Around her the knives and forks were hitting the plates at a particular pitch – A-flat. In her eye the Russian man began to wassail. Betty chewed forlornly on her breadstick, then joined in with the harmony. The people beside her turned to stare.

Maybe it wasn’t the apostrophe, or even the kiss.  Maybe it was just that Bob hadn’t suggested her to NBC. Not even as a back-up singer. She’d done a few shows on those soundstages before, eaten ham sandwiches in the commissary. Johnny Carson once shook her hand. It had been months since her last audition, and that was just for a Hanna-Barbera cartoon, a holiday special featuring The Froggettes, a chorus of high-kicking amphibians in mistletoe bows. She’d sung only three bars of a song, “Happy Grenou-Year,” before the director interrupted her. “All wrong, all wrong!” he’d cried. “It’s rib-BIT, not RIB-bit.” The part went to Debbie Reynolds instead.

She quaffed down a pill with her Chardonnay and trudged back to the hotel. She and Judy had been teenagers when they stayed there, all ruffles and hose and costume pearls. Everything had seemed glamorous then. The dapper young men they’d met! But she wasn’t like Judy, with her silky purrs and pin-up pouts. For Betty, the thrill had not been in flirting with those boys, but in brusquely, snappily turning them down. The hot swimminess she felt as she turned, high-nosed, away! The way their wolfish eyes had bored into her back as she made an arch, righteous turn up the stairs! Now the only man in the lobby was a rabbity oaf in a pork-pie hat. He stood in the corner, compulsively turning the dial on the gumball machine. As she waited for the elevator, he raised his hand in the air and announced, “Chef Boyardee, motherfucker!”

Judy arrived in the morning, bearing a hasty breakfast of Amtrak nuts and Hot Tamales.  Sweet Judy – flibbertigibbet and confidante, trotting like a filly around the room, singing into the plug of an electric blanket.  No wonder the jockey loved her. Even with her wrinkles and veins, her earlobes wagging under the weight of nacreous snowmen, she glowed.  She sorted Betty’s mail, hung up her clothes, blew on her afflicted eye until it felt like an iceberg – one the Russian was apparently trying to climb with a pickaxe.

Betty buried her face in the pillow. “Oh, honey,” Judy said, stroking her hair. “That elf must have played some real angles, huh?”

“She’s all angles, if you know what I mean.”

“I bet,” Judy sighed. “She can probably pick her nose with her nipples.” 

Betty’s eye watered harder now. Maybe it was just the Tamales. She sat up and reached for her shoes. “Enough of that,” she said. “I feel like a blintz.”

They walked arm in arm down Hollywood Boulevard, peep-toes snapping on the gum-black stars. It was Christmas Eve; the only thing open was the wax museum. Too depressing, Betty said, but Judy pulled her giddily inside. They wandered through a maze of cadaverous splendor, while the ticket-taker slurped down chow mein and read a gardening magazine. And there, under a spotlight – much to her heartache, but not her surprise – was a diorama with Bob and Phil. The Great Wallace and Davis! But no baby-blue suits or regrettable neckerchiefs. No mustard-brown turtlenecks and plaid blazers. They wore top-hats and white gloves and boutonnieres of plastic holly. They held silver-tipped canes. Bob looked just as peachy and bloodless as he did in real life, with that look of innocent, hangdog bemusement.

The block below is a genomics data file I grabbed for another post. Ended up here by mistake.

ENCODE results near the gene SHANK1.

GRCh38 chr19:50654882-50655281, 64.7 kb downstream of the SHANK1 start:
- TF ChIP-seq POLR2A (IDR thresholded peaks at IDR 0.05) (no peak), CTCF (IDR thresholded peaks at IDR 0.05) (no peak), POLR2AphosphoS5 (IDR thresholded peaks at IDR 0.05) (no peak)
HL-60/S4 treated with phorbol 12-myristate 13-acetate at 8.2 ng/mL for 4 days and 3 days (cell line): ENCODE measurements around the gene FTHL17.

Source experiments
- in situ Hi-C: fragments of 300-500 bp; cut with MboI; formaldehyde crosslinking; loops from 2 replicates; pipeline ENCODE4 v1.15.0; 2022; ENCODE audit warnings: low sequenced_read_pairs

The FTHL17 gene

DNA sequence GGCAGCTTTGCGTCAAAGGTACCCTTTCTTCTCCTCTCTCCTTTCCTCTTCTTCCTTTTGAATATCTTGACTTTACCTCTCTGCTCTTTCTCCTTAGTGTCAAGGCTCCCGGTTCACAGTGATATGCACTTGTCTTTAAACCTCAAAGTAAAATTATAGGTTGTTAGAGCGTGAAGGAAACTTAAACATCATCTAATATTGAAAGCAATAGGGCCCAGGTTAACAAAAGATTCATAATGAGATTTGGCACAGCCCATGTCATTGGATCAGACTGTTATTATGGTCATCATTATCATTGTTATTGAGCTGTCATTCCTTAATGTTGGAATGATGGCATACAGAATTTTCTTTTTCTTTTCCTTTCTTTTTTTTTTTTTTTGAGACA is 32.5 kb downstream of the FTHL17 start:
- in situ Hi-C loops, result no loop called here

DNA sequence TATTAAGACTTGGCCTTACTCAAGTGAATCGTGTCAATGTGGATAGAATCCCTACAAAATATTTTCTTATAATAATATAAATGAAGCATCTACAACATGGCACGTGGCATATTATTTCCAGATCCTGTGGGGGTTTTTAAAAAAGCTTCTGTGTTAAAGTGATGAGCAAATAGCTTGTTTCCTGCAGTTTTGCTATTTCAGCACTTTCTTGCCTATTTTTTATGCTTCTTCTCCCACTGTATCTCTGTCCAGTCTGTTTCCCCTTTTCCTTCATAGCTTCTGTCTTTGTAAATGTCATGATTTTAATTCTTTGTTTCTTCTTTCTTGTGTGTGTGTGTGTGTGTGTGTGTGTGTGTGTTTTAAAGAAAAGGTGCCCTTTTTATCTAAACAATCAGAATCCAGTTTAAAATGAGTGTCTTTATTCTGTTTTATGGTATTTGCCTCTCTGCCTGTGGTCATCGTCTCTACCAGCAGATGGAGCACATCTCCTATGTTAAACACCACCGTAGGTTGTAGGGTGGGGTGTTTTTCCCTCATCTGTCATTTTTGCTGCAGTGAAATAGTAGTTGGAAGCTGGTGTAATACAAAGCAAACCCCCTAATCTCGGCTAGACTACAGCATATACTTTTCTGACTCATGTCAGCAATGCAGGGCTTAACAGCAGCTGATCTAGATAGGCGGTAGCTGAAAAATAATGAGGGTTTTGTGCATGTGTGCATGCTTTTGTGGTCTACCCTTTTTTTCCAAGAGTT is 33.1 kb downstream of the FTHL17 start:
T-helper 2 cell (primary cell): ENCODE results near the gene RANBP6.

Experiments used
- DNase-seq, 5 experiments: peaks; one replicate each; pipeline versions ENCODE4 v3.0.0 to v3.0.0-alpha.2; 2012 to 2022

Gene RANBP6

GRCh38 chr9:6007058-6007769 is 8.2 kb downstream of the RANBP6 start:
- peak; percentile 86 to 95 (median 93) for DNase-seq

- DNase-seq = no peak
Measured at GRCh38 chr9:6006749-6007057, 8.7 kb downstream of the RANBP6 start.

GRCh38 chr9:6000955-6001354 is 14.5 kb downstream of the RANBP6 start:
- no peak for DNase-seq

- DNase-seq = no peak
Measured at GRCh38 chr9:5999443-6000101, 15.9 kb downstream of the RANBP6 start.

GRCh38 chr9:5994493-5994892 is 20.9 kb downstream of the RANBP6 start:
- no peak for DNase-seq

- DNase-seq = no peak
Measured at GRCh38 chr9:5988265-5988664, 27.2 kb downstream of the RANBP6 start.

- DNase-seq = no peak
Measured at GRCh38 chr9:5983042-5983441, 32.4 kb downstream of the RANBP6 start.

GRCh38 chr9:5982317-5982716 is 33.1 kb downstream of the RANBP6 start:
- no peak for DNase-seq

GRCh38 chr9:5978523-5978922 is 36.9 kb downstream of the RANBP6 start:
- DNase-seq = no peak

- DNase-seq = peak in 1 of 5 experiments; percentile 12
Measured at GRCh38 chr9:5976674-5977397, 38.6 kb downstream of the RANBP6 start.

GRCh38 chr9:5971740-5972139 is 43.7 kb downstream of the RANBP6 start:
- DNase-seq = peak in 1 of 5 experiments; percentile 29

Betty leaned in, sniffed his neck. He smelled like wig-glue and dust. A brief whiff of urine from the exit door, ajar. She looked into his eyes, but they seemed just as passive and glassy as they had the other night, when the snow-globe burst against the wall and a miniature Vermont town flooded to the floor. Skiers stranded on thick-pile carpet. Wonderland rusting in her eye. 

Lord help you, mister. 

She and Judy would watch his Christmas special tonight – back at the hotel, she decided, with deep-fried shrimp and a bottle of wine. She would gaze out of one good eye as he spun the elf around a papier-mâché igloo. She would wince as he leaned in to kiss her. She had seen more horrifying things, surely.  A pigeon flying into a windowpane. A drawer of her grandmother’s brassieres.

“Do you think I’m weird?” she whispered to Judy, lifting the hat from Bob’s head. She stared at his plastic teeth, his sandy sprout of hair. She felt the old songs, deep and warm in her chest, bubbling up like champagne. She twisted the holly free from his lapel and tucked it behind her ear. 

“No,” Judy said, swimming into Phil’s coattails, brandishing his cane. “Brilliant, maybe. A little bit touched.” 

Out in the street they stepped in time. They sashayed, then pirouetted. They linked their arms and began to sing. The Russian man made his daring escape – Betty felt the hot swell of water, the shiver of rust down her cheek. They doffed their hats at the hoboes, smartly twirled their canes. Soon they were joined by a baritone Santa in a mesh tank top, then a cowboy with a cereal-box guitar. It would be all right, Betty thought as she sang to the smog and the filth and the neon lights. She loved the shaggy palms, the dowager movie-houses. She loved everything about this crummy, glistering, down-about town. And it was mutual. 

She was sure.

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Leslie Parry is a graduate of the Iowa Writers' Workshop. Her first novel, Church of Marvels, will be released by Ecco in May.

[ed. note: over the next two weeks, we’ll be catching up with characters from beloved Christmas movies, learning how their lives have turned out after the cameras stopped rolling. We’ve invited some of our favorite writers to share these stories.]